First in a series of mindful training articles for triathletes.Where do you spend most of your time in your sport? Count the hours you spend in training versus the time you are in competition. Do they add up? Now look at your preparation. Do you prepare for both training and competition the same way? Eat the same things, sleep the same the night before, set up your gear the same way, and even prepare mentally the same? It’s important that we practice as if we are competing, exude quality over quantity, and be intentional or purposeful during our training.
In a moment, we'll ask you to take a look at the 2 columns below. **It is important NOT TO LOOK AT THE SECOND ONE until you are done looking at the first!** Please spend 30 to 45 seconds examining each of these lists. Spend the same amount of time on each.
On average, people remember 3x as many words in column B. Why? Your IQ was the same when you looked at both columns, but during column B you had to stop and you struggled for a brief microsecond. That microsecond of struggle makes all the difference. In Daniel Coyle’s “The Talent Code”, he refers to this as an example of “deep practice”. Deep practice is built on a paradox: struggling in certain targeted ways—operating at the edges of your ability, where you make mistakes—makes you smarter. In other words, experiences where you’re forced to slow down, make errors, and correct them (similar to if you were walking up an ice-covered hill where you were slipping and stumbling as you go)—end up making you swift and graceful without your realizing it.We often think “effortless” performance is desirable (which it is), but it’s a terrible way to learn. The key in training is to choose a goal just beyond your present abilities; target the struggle, and excel past the struggle. This paradox is how the best separate themselves from the rest.Training in this dynamic capacity leads to mistakes being made, which increases the speed of skill acquisition. Performers learn through making errors/mistakes and then correcting them. This method produces results 10 times faster than regular practice.In addition to training this paradox and pushing your limits everyday (unless you’re recovering). Below are some elements to deliberate practice that you can start applying to your everyday training.
Have an objective for every training session or for every repetition to make it intentional. This helps avoid going through the motions of another day of workouts. Make it specific and simple. To do this, I recommend setting a daily physical goal and mental goal for each session, but just one for each. This will boost your confidence knowing that you got that goal done, will allow you to track your progress over time when times get tough, and will keep you moving forward towards your full potential.*BONUS* To benefit even more from this, it helps to know how that specific workout or training session is going to help you get better; whether its building strength, endurance, VO2max work, or recovery. Pay attention to the details, and make the training sessions count.
Very similar to having purpose with each training session, you can have purpose in all aspects of your life. Every morning when I wake up, I write down 3 -5 critical tasks that I want to complete that day. Some days these tasks are fitness oriented, some days these are business or work oriented, and others it is a combination of these. The idea is to write down things that you don’t normally do on a consistent basis! Write down inconsistent tasks or areas that you want to excel in. The goal is to get all the tasks done throughout the day. Most importantly, the goal is to win the day.Once a task has been on that list for 21 days and completed consecutively, it is considered a habit that can then theoretically be completed automatically. This consistent progress towards your goals in every aspect of life will create momentum to get you where you want to be. Additionally, over time you see the power of forward progression and each day you’ll be able to appreciate the small wins that will keep you focused on the process.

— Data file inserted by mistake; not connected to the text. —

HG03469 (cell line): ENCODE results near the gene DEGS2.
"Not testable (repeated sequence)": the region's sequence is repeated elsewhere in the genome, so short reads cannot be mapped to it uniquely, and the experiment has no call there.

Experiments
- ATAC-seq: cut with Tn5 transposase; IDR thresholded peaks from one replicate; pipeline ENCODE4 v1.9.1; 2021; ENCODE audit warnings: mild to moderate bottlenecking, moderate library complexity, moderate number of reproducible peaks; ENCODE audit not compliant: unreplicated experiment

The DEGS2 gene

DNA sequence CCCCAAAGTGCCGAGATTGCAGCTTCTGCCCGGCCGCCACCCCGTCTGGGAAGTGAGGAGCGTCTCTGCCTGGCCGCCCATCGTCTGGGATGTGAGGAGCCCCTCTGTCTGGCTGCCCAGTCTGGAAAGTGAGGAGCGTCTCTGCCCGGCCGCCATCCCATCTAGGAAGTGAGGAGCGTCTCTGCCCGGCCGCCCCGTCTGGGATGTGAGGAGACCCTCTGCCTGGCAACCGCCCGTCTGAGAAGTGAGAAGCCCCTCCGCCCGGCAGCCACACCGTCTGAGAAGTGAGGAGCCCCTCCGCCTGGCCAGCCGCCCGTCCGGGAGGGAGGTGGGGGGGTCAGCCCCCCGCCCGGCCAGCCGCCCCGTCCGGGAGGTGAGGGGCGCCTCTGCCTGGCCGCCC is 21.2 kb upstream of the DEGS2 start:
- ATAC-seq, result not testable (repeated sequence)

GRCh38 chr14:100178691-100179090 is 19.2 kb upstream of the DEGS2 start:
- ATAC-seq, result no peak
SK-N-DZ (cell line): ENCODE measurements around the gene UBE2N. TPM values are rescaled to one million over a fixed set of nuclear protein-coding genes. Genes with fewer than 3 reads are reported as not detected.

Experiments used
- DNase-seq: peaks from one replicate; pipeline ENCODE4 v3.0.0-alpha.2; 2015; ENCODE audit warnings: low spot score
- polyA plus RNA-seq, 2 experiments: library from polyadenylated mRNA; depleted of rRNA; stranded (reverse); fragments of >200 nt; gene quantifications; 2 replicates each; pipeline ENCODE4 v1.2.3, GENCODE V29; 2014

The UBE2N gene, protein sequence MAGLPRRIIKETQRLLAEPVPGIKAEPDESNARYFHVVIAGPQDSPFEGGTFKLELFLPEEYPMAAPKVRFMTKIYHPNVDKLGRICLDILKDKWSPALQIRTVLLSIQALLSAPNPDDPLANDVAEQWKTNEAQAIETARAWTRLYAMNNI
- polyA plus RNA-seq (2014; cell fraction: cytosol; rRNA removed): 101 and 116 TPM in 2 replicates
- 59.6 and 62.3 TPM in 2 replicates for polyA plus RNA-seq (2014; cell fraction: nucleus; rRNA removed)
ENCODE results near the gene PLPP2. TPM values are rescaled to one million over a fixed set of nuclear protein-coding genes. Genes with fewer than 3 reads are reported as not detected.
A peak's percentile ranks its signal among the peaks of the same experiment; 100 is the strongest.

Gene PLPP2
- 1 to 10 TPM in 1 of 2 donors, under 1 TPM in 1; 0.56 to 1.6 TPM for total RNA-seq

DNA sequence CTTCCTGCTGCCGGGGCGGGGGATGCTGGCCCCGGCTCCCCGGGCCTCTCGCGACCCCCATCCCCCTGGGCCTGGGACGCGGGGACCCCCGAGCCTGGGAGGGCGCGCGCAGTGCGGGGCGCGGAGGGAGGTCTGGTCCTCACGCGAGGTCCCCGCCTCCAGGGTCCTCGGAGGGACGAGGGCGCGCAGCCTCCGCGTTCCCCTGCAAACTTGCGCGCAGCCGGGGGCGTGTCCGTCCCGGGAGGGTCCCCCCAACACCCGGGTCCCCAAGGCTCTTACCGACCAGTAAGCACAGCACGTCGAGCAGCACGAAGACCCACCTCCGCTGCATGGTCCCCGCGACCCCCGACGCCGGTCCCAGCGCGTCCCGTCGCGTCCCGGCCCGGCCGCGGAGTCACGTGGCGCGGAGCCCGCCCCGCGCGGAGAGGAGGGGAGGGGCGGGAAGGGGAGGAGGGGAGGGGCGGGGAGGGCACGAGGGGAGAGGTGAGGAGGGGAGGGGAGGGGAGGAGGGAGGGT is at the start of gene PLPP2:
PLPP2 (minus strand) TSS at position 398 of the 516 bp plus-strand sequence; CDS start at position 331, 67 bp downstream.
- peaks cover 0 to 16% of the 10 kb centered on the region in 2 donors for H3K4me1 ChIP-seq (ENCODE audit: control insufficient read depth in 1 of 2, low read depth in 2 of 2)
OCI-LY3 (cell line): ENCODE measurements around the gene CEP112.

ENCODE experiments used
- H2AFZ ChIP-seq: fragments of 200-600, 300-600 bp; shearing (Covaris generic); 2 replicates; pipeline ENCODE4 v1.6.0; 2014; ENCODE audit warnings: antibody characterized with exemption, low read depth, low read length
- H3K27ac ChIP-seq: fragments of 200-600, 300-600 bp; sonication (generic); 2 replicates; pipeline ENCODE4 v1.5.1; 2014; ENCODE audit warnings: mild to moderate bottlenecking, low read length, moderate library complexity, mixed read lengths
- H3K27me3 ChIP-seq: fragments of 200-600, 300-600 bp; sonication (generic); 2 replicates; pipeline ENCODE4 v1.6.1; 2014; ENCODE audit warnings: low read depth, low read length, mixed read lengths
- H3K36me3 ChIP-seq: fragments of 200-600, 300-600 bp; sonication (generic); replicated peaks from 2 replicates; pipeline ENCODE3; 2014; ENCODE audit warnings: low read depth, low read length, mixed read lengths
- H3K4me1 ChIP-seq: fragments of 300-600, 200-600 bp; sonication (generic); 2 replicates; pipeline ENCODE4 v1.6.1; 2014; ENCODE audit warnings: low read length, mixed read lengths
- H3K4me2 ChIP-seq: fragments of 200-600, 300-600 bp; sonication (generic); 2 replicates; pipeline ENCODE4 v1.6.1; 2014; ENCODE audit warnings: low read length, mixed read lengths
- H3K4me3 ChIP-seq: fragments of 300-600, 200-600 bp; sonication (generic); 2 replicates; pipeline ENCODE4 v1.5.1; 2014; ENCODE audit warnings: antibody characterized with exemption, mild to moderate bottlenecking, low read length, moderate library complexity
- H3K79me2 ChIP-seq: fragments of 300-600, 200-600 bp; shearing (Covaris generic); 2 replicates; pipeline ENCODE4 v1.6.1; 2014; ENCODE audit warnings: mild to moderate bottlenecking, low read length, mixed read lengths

Outside distractions can keep us from performing to our true potential during important training sessions. These distractions often act as stressors that can cause pressure, muscle tightness, fatigue, lack of focus, and even injury. We want to think of practice and training as if we are “Ringing the Sponge”. If you had two buckets, one empty and one full of water; how do you get the most water into the empty bucket? Ring the sponge. We want to get the best bang for our buck during training, so we don’t leave anything to chance once competition arrives.To do this we need to enter these sessions with the proper mindset. By turning our “light switch” on. By switching to “athlete mode”. Look for cues or barriers that can switch you into “athlete mode” to get you locked in and focused for the session ahead. To some cyclists and runners, it might be kitting up into your gear. As soon as you switch into different gear; you are leaving work, school, and everything else behind. For exercisers, it might be as soon as you cross the threshold of the gym door. Whatever cue or barrier you decide, make sure you keep it consistent and stick to it.
Train smarter, not harder.
- Article by Seth Rose, Part-time Lecturer at CSU Fullerton.
M.S. Sport and Performance Psychology
Part-time Lecturer in Kinesiology at California State University, Fullerton